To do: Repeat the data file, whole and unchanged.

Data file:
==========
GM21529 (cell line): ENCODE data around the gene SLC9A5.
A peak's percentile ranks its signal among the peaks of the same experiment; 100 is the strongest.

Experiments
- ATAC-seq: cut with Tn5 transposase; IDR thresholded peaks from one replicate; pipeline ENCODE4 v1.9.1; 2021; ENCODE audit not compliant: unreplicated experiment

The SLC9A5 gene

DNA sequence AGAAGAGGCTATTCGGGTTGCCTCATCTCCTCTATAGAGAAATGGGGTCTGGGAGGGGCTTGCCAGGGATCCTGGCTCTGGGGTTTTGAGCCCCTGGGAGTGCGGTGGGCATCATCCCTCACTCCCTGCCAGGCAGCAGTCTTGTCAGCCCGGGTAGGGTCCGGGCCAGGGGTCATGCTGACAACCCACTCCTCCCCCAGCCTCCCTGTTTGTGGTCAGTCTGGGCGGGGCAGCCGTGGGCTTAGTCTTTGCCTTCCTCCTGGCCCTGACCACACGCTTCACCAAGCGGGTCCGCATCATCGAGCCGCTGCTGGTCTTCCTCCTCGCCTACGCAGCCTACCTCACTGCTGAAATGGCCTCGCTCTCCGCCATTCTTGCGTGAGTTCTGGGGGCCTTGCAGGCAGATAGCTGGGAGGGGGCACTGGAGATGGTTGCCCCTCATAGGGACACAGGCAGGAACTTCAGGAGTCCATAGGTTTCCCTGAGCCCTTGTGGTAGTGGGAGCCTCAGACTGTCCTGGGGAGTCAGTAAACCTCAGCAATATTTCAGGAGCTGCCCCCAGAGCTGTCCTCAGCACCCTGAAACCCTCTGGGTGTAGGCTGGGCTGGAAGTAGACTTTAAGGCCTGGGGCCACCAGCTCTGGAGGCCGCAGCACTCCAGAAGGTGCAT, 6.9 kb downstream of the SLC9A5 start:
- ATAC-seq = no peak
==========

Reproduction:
GM21529 (cell line): ENCODE data around the gene SLC9A5.
A peak's percentile ranks its signal among the peaks of the same experiment; 100 is the strongest.

Experiments
- ATAC-seq: cut with Tn5 transposase; IDR thresholded peaks from one replicate; pipeline ENCODE4 v1.9.1; 2021; ENCODE audit not compliant: unreplicated experiment

The SLC9A5 gene

DNA sequence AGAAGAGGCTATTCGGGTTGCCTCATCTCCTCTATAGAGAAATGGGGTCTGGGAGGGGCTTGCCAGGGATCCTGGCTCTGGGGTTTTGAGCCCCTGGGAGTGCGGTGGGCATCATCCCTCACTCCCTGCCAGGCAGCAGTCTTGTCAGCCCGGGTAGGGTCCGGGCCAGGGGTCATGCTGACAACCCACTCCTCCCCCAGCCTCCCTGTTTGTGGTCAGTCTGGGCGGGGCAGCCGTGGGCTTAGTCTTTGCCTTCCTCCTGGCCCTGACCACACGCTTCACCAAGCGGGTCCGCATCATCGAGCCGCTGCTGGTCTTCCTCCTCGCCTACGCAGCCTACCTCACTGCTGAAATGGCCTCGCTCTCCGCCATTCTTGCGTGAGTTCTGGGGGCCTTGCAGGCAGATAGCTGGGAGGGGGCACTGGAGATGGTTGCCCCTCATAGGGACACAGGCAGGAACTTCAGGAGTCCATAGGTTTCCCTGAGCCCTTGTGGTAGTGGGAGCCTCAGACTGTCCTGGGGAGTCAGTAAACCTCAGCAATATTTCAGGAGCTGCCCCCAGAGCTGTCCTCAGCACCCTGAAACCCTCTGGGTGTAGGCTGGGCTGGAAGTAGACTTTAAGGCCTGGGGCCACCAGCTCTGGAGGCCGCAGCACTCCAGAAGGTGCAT, 6.9 kb downstream of the SLC9A5 start:
- ATAC-seq = no peak